While from his lowest Deep old Father Ocean
Was heard to groan, in Pity of their Pain. Row. Uly
She filently a gentle Tear let fall
From either Eye, and wip'd them with her Hair :
Two other precious Drops that ready stood,
Each in their chrystal Sluice, he, e'er they fell,
Kifsd, as the gracious Signs of sweet Remorse,
And pious Awe, that fear'd to have offended.
A Show'r of Tears flow'd down her lovely Face,
Which from her Grief receiv'd yet sweeter Grace. Blac.
So thro’a watry Cloud, The Sun at once seems both to weep and shine. Dryd, Sec. Love.
She came weeping forth,
Shining thro' Tears, likė April-Suns in Show'rs,
Thac labour to o'ercome the Cloud that loads them.
While two young Virgins, on whose Arms she lean'd,
Kindly look'd up, and at her Grief grew fad,
As if they catch'd the Sorrows that fell from her ;
Ev'n the lew'd Rabble, that were gacher'd round
To fee the Sight, ftood mute when they beheld her, (Pref.
Govern'd their roaring Throats, and grumbled Pity. Otw Veh,
Dumb Sorrows fiez'd the Standers by,
The Queen above the rest, by Nature good,
The Pattern form'd of perfect Woman-hood,
For tender Pity wept; when she began,
Through she bright Quire th'infectious Virtue ran;
All drop d cheir Tears.
The Tears ran gushing from her Eyes, And stop'd her Speech in pompous Train of Woe. Dryd. Virg. See where she fits; and in what comely wise
Drops Tears more fair than others Eyes; Ah! charming Maid ! let not ill Fortune fee
Th'Attire thy Sorrow wears,
Nor view the Beauty of thy Tears, For the'll still come to dress herself in thee. Ne'er did I yet behold such glotious Weather, As this Sun shine and Rain together.
Cowl; With Head declin'd, Like a fair Flower furcharg'd with Dew, she weeps. Dryd.
Then setting free a Sigh from her fair Eyes, She wip'd cwo Pearls, the Remnant of wild Show'rs, Which hung like Drops upon the Bells of Flow’rs,Dryd Sec. Love.
So Morning Dews on new-blown Roses lodge, By the Sun's am'rous Heat to be exhai'd.
Otw. Orpha Why art thou wet with weeping, as the Earth, When vernal Jove descends in gentle Show'rs; To caufe Increase, and bless the Infant Year ; When ev'ry fpiry Grass and painted Flow'r Is hung with pearly Drops of heav'nly Rain. Roxb. Uly.
In Palamon, a manly Grief appears, Silent he wept, alham'd to Thew his Tears. Dryd. Pal. d Arcó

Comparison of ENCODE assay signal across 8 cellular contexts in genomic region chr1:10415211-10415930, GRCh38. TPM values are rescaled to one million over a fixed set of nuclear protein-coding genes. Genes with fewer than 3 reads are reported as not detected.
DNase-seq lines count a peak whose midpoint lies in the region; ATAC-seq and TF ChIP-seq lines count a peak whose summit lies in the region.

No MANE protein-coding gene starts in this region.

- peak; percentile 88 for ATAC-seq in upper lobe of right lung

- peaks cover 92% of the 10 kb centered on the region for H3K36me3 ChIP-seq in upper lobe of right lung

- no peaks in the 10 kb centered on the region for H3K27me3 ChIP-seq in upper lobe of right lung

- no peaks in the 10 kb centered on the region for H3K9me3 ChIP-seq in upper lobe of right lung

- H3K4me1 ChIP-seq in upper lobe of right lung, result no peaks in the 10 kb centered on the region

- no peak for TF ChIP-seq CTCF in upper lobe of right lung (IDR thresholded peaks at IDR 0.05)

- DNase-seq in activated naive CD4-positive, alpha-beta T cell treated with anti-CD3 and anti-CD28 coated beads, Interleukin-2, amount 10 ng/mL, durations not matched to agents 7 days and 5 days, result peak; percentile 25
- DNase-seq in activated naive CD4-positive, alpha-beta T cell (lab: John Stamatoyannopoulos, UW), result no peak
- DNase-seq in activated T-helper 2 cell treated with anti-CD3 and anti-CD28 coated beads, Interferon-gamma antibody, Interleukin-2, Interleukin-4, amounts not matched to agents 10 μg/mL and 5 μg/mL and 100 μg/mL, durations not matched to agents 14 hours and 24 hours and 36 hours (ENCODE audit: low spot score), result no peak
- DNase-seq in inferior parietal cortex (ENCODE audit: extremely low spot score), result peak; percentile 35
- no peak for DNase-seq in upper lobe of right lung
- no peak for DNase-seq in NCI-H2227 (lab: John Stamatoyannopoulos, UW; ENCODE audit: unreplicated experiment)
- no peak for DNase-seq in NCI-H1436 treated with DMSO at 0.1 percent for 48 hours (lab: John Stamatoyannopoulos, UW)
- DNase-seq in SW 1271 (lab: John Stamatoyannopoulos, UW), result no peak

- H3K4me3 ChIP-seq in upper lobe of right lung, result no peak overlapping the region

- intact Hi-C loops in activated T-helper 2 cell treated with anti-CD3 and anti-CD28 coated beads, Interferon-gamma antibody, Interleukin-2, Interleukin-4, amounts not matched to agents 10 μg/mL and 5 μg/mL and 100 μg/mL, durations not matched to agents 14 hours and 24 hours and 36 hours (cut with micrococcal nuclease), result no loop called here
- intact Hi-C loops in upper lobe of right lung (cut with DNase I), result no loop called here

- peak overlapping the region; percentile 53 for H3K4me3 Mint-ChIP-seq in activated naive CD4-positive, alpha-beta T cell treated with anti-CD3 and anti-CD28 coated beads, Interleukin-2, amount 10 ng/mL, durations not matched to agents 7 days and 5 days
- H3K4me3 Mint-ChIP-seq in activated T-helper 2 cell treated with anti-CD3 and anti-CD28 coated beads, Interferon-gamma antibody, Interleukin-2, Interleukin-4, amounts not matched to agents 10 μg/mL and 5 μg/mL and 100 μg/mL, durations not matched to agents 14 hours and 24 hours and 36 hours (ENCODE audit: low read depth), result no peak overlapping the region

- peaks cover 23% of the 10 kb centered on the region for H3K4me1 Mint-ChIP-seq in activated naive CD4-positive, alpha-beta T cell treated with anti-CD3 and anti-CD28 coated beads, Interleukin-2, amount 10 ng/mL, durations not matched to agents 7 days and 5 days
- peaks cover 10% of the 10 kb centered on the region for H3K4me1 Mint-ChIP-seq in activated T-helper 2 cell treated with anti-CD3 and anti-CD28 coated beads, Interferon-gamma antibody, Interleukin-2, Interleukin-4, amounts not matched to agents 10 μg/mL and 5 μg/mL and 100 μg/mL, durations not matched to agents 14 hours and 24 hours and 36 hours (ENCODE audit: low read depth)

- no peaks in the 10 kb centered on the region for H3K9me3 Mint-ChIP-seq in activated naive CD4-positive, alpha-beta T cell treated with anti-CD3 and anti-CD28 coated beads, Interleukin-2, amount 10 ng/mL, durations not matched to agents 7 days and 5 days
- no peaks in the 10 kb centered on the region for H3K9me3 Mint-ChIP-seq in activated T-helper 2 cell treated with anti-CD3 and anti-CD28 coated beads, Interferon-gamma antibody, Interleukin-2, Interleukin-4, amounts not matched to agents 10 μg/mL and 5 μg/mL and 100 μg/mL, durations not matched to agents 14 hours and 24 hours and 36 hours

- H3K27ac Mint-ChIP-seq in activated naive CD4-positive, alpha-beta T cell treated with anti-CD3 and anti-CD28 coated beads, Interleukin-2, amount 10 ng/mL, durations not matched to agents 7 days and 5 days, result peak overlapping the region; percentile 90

Bear my Weakness,
If throwing thus my Arms about thy Neck,
I play the Boy, and blubber in thy Bosom. Otw. Ven. Pref:
Look Emperor! this is no common Dew;
I have not wepe these forty Years, but now
My Mother comes afresh into my Eyes,
I cannot help her Softness.
By Heav'n he weeps ! Poor good old Man he weeps.
The big round Drops course one another down
The Furrows of his Cheeks.
Dryd. Au for Love.
Altho' unus'd unto the melting Mood,
Drop Tears more fast than the Arabian Tree
Her medicinal Gums.
Shak, Orhel. Behold his Sorrow ftreaming from his Eyes. Dryd. Virg.
Compassion quell'd His best of Man, and gave him up to Tears.
WELCOME. Welcome as kindly Show'rs to long-parch'd Earth. Dr.Spøn. Fry: Welcome as Mercy to a Man condemn'd. Welcome to me as to a sinking Marriner The lucky Plank chat bears him to the Shore, Le Oedip.
Welcome as the Light
To chearful Birds, or as to Lovers Night. Dryd. Tyr. Love:
Welcome as happy Tidings after Fears:
WIFE. See Marriage, Husband.
Who loves to hear of Wife ? Otw. Orph.
That dull insipid thing without Desires,
And without Pow'r to give them.:
When you would give all worldly Plagues a Name
Worse than they have already, call'em Wife!
But a new-marry'd Wife's a seeming Mischief,
Full of herself: Why what a deal of Horrour
Has that poor Wretch to come that wedded Yesterday?Otw.Orple
O wretched Husband ! while she hangs about thee,
With idle Blandishments, and plays the fond one ;
Ev'n then her hot Imagination wanders,
Contriving Riot, and loote Scapes of Love: (Tamerl.
And while she clasps thee close, makes thee a Monfer. Rom.
We hope to find
That Help which Nature meant in Woman-kind.
To Man, that Supplemental self defign'd:
But proves a burning Caustick when apply'd :
And Adam sure could with more Ease abide,
(Batch. The Bone when broken, than when made a Bride.
What hunt a Wife
On the dull Soil? Sure a stanch Husband
Of all Ilounds is the dullest. Wilt thou never,
Never be wean'd from Cawdles and Confections ?
What feminine Tale haft thou been list'ning to
Of unaird Shirts, Catarrhs, and Tooth-ach goc
By thin-soald Shooes?
Wives, like good Subjects, who to Tyrants bow,
To Husbands, tho' unjust, long Patience owe:
They were for Freedom made, Obedience wę,
Courage their Virtue, ours is Chastity:
Reason it self in us must not be bold,
Nor decent Custom be by Wit contrould;
On our own Heads we desperately stray,
And are still happiest the vulgar Way.
To so perverte a Sex all Grace is vain ;
It gives them Courage to offend again :
For with feign'd Tears they Penitence pretend,
Again' are pardon'd, and again offend :
Fathom our Pity when they seem to grieve,
Only to try how far we can forgive :
Till launching out into a Sea of Strife,
They scorn all Pardon, and appear all Wife. Dryd. Auren,